A new PS4 emulator is in development from the creator of RPCS3, though it's likely years away from running games

The Last Guardian
(Image credit: Sony)

Exciting news, PC gamers: We now have yet another way to pine for Bloodborne on PC. A new emulator project appeared on Github on Saturday from the creator of excellent PlayStation 3 emulator RPCS3, this one named RPCSX. Its target platform? The PlayStation 4—an exciting prospect, since Sony's PC ports inevitably won't cover the system's entire library. For the foreseeable future, though, pining after PS4 exclusives like Bloodborne is all we'll be able to do, as the emulator is likely years away from making commercial games legitimately playable.

There are several reasons to temper your expectations here, including the fact that RPCSX currently isn't being built for Windows. "This is an experimental emulator for PS4 written in C++ for Linux. It's NOT possible to run any games yet. It's also unknown when it will become possible," says the Github page.

RPCS3 has been in development for a decade, and still 30% of the games in the PS3's library "either can't be finished, have serious glitches or have insufficient performance" in the emulator. Since RPCSX is just getting started, it could be a year or more before games so much as boot, let alone run smoothly. There are reasons to be optimistic here, though: RPCSX is being led by the same programmer who started RPCS3, with a couple other longtime RPCS3 contributors also on board. The PS4's x86 architecture is essentially the same as a modern PC's. Even though it does some things differently (memory is shared between GPU and CPU, for example), it should be much easier to translate than the PS3's notoriously complex Cell processor.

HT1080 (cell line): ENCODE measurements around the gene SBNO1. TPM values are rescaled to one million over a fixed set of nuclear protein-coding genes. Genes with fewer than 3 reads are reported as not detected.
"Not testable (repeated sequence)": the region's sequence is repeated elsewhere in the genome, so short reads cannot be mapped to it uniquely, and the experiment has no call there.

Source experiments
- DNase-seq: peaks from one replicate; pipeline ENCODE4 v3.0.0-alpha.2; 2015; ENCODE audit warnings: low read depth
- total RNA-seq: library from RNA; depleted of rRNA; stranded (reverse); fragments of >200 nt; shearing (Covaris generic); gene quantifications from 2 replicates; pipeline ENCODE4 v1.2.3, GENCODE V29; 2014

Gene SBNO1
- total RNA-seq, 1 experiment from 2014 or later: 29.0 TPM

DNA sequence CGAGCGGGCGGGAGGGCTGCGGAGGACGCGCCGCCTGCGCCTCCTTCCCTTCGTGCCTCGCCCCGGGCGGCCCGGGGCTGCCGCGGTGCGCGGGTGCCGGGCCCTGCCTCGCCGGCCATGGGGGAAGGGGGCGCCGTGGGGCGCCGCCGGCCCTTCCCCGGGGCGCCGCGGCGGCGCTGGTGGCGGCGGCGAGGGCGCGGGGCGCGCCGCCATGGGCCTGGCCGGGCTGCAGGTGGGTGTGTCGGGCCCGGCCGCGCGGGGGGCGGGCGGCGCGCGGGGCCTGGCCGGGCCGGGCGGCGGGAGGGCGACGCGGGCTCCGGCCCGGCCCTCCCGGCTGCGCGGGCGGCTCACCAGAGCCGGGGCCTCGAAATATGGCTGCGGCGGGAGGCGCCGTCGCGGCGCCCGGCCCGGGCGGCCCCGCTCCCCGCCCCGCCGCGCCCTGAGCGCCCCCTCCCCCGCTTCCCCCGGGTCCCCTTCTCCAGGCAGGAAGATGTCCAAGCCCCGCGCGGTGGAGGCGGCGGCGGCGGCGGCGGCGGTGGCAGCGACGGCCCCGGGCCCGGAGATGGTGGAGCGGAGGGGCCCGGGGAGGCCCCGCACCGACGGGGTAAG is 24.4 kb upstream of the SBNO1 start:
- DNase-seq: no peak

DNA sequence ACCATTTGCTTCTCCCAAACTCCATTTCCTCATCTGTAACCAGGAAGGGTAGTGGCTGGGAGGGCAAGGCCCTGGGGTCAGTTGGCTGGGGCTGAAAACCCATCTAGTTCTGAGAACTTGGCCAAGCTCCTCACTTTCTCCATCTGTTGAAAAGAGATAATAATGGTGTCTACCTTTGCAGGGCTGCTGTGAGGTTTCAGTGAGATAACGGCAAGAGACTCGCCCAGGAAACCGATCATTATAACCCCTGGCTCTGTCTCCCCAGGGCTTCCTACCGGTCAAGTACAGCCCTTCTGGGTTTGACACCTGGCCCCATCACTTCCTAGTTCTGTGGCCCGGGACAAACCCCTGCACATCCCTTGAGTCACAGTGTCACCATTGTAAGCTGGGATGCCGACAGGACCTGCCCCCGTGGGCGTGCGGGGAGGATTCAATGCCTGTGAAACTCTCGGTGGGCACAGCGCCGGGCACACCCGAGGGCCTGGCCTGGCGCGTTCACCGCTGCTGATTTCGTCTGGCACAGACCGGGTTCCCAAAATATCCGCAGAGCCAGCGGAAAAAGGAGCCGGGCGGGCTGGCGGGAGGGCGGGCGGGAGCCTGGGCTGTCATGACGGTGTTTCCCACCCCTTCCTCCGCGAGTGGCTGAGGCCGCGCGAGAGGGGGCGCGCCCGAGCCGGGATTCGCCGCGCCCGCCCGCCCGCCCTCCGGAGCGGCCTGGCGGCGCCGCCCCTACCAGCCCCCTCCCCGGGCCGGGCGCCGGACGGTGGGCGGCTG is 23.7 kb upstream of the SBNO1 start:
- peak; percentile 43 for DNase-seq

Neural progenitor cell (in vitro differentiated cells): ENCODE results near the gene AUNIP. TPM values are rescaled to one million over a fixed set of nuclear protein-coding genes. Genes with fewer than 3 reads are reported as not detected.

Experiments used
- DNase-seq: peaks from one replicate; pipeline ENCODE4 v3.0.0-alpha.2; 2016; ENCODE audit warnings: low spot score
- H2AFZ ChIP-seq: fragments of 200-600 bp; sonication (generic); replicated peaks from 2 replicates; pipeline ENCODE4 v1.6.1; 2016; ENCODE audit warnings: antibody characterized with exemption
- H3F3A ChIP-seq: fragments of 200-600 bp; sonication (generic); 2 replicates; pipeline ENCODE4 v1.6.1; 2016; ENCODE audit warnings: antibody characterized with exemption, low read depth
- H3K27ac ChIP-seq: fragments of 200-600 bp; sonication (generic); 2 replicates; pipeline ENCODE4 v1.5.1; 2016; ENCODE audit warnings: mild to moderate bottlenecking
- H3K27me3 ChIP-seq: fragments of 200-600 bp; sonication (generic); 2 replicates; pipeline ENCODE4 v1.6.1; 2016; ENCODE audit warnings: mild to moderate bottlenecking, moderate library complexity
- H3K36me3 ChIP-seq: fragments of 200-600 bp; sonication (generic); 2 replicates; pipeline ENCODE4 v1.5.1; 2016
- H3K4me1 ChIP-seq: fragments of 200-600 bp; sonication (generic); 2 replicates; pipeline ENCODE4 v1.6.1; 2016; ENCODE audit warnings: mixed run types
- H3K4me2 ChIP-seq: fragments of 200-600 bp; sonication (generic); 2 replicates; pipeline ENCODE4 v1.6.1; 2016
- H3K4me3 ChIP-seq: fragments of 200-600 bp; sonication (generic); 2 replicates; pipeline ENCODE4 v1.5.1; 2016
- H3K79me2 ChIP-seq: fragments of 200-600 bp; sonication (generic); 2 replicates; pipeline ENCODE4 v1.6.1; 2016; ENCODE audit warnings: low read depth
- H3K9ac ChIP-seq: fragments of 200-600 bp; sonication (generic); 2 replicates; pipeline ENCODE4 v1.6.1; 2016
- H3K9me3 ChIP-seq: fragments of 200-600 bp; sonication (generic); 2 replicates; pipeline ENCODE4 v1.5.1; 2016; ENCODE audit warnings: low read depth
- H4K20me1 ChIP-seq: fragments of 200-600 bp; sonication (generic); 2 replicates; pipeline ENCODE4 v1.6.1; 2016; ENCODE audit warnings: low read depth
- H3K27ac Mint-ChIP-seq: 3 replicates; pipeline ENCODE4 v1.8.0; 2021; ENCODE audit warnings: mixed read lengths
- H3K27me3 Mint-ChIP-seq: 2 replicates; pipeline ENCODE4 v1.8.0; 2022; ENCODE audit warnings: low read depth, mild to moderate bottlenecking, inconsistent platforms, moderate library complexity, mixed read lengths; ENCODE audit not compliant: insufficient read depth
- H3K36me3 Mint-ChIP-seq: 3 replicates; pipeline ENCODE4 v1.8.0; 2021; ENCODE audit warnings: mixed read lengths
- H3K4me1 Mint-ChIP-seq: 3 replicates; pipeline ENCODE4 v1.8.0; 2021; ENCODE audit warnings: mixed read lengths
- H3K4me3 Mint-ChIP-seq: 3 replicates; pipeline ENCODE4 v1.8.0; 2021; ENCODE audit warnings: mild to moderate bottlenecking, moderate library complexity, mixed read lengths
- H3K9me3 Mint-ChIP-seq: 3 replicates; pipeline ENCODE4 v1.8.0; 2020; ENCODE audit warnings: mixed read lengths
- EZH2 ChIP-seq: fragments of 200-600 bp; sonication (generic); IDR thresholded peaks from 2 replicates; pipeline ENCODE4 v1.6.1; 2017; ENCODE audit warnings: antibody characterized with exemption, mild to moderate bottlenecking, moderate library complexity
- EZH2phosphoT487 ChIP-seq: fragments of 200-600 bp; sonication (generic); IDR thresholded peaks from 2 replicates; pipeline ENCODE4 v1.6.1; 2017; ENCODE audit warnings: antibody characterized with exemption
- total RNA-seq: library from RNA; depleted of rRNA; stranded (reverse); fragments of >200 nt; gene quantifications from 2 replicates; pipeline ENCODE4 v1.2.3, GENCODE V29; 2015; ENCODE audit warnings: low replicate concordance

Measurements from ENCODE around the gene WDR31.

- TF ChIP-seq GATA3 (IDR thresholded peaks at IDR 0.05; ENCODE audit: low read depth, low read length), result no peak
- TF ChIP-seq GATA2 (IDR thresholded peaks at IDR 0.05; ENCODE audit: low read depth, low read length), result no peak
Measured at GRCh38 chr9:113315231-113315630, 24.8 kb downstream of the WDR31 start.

There will still be a million problems to solve, though: emulating the PS4's OS, dealing with encryption, shaders, building a UI, eventually adding Windows support… all those things take time. Enough time that I still wouldn't be shocked to see Sony remaster Bloodborne and bring it to PC before RPCSX can play it properly. This isn't actually the first project to tackle PS4 emulation: there's fpPS4, Orbital, Kyty, and GPCS4 are examples of several others, all in very early stages of development. It's possible the pedigree of RPCSX's developers quickly vaults it to the top in terms of interest, though, helping the open source project attract more contributors in the months to come.

One other exciting thing about RPCSX—that I have to again stress is likely years away—is PS5 support. The two use essentially the same architecture, and in RPCSX's burgeoning Discord channel, developer DH said that's where the "X" in the name comes in.

"PS5 has almost the same [firmware] and [hardware]," he wrote. "It will be emulator of PS4 only for long time. It seems good idea, but PS5 emulation is not in our priority, we will not upload any related with PS5 things soon … It will be emulator of PS4 only for long time."

This will be an exciting piece of software to watch develop, as I think it has a real shot at becoming a PS4 emulator that can run proper games. Just make sure you don't get it mixed up with PCSX4, a scam I wrote about several years ago. That one's completely fake—too bad the name is so similar! 

Wes Fenlon
Senior Editor

Wes has been covering games and hardware for more than 10 years, first at tech sites like The Wirecutter and Tested before joining the PC Gamer team in 2014. Wes plays a little bit of everything, but he'll always jump at the chance to cover emulation and Japanese games.

When he's not obsessively optimizing and re-optimizing a tangle of conveyor belts in Satisfactory (it's really becoming a problem), he's probably playing a 20-year-old Final Fantasy or some opaque ASCII roguelike. With a focus on writing and editing features, he seeks out personal stories and in-depth histories from the corners of PC gaming and its niche communities. 50% pizza by volume (deep dish, to be specific).